Zas1 overexpression and purification
The short zas1 cDNA ORF was cloned into pFastBac His6-TEV. This construct was used to create a baculovirus and overexpress Zas1 in Sf9 insect cells as described (Piazza et al., 2014). The cell pellet from 100 ml Sf9 cell culture was resuspended in 30 ml lysis buffer (50 mM Tris-HCl, pH 7.5, 500 mM NaCl, 5 mM β-mercaptoethanol, 25 mM imidazole, 1× cOmplete protease inhibitor [EDTA-free; Roche], and 1 µM PMSF) and sonicated (3× 45 s with 30-s pauses, Branson Sonifier 250, duty cycle 50%, output 5) on ice. The lysate was cleared by 20-min centrifugation at 20,000 g and 4°C and incubated with 3 ml Ni-Sepharose 6FF (GE Healthcare) for 1 h at 6°C. Beads were pelleted by 2-min centrifugation at 1,200 g and 4°C and washed three times with 15 ml lysis buffer. Bound protein was eluted in 3-ml fractions of elution buffer (50 mM Tris-HCl, pH 7.5, 500 mM NaCl, 5 mM β-mercaptoethanol, 250 mM imidazole, 1× cOmplete protease inhibitor, and 1 µM PMSF). Elution fractions were pooled and dialyzed overnight at 4°C against 2 liter dialysis buffer (100 mM Tris-HCl, pH 8.3, at 4°C, 375 mM NaCl, and 2 mM DTT). Protein samples were concentrated using a Vivaspin 20 column (30 kD cutoff; Satorius) and further purified using SEC column Superdex 200 Increase 10/300 GL on an Äkta Purifier system. SEC fractions containing Zas1 as judged by SDS-PAGE and Coomassie staining were pooled and concentrated using a Vivaspin 20 concentrator (30 kD cutoff; Satorius).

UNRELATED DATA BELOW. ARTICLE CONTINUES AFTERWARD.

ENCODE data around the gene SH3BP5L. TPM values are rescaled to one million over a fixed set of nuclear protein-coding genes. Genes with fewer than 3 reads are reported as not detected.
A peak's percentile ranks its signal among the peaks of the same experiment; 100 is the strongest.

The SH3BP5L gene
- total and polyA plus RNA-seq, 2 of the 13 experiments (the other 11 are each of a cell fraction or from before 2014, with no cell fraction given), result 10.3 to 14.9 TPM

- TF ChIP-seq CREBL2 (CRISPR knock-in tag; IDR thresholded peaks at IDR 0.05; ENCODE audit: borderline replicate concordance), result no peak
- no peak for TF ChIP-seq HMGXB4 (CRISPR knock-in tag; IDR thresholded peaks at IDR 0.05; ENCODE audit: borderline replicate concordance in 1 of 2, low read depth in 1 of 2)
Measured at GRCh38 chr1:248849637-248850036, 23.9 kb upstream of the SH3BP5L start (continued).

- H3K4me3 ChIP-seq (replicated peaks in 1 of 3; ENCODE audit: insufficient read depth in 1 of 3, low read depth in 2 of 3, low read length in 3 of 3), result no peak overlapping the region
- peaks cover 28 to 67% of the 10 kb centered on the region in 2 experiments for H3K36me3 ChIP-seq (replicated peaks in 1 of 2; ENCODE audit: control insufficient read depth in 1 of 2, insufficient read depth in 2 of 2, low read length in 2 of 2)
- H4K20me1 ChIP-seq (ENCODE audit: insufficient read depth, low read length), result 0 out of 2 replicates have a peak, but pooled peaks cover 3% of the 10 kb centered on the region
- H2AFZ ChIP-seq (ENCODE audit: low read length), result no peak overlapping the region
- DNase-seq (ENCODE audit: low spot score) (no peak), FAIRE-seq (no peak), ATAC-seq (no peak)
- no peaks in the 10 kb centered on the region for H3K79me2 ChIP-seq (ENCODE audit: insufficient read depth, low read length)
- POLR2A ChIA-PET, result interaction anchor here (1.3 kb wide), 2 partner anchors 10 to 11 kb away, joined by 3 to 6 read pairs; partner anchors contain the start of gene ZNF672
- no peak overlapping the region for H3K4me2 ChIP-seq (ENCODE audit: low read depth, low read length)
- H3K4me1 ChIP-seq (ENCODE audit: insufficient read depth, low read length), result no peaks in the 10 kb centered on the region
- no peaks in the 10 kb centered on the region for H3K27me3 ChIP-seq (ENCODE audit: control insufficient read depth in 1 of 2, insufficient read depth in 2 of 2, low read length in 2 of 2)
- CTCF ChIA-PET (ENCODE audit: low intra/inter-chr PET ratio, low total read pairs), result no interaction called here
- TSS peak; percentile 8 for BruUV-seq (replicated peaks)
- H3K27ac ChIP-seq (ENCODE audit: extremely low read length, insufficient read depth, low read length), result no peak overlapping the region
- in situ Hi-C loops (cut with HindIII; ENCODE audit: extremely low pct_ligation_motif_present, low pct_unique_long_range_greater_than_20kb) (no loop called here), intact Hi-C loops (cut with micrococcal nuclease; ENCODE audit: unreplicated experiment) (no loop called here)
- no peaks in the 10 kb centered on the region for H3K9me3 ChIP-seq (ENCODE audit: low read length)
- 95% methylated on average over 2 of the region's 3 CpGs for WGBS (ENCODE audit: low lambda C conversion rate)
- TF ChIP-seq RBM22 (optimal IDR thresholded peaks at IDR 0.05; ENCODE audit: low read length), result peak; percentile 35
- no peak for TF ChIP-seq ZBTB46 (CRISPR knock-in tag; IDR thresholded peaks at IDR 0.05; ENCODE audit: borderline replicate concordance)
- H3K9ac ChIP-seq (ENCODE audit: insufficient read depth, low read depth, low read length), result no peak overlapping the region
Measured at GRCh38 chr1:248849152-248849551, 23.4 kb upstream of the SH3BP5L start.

Electrophoretic mobility shift
5′ 6-carboxy-fluorescein–labeled oligonucleotides (Merck; Table S2) were annealed with unlabeled reverse complement oligonucleotides at a final concentration of 20 µM in a thermocycler using a temperature gradient of 0.1°C/s from 95°C to 4°C. The annealed oligonucleotides were diluted to a final concentration of 400 nM in binding buffer (10 mM Tris-HCl, pH 8.0, 125 mM NaCl, 5 mM MgCl2, and 20 µM ZnCl2) before the addition of recombinant Zas1 protein to final concentrations of 0, 200, 400, and 800 nM. The mixture was incubated for 90 min on ice in the dark before addition of glycerol to a final concentration of 4.3% (vol/vol) and loaded onto a 1.8% (wt/vol) agarose gel. Electrophoresis was performed in Tris-acetate buffer (pH 8.7 at 6°C) for 14 h at 55 V (0.56 V/cm) at 6°C in the dark. The gel was analyzed on a Typhoon FLA 9500 scanner (GE Healthcare) with excitation at 473 nm with LPB (510LP) filter settings.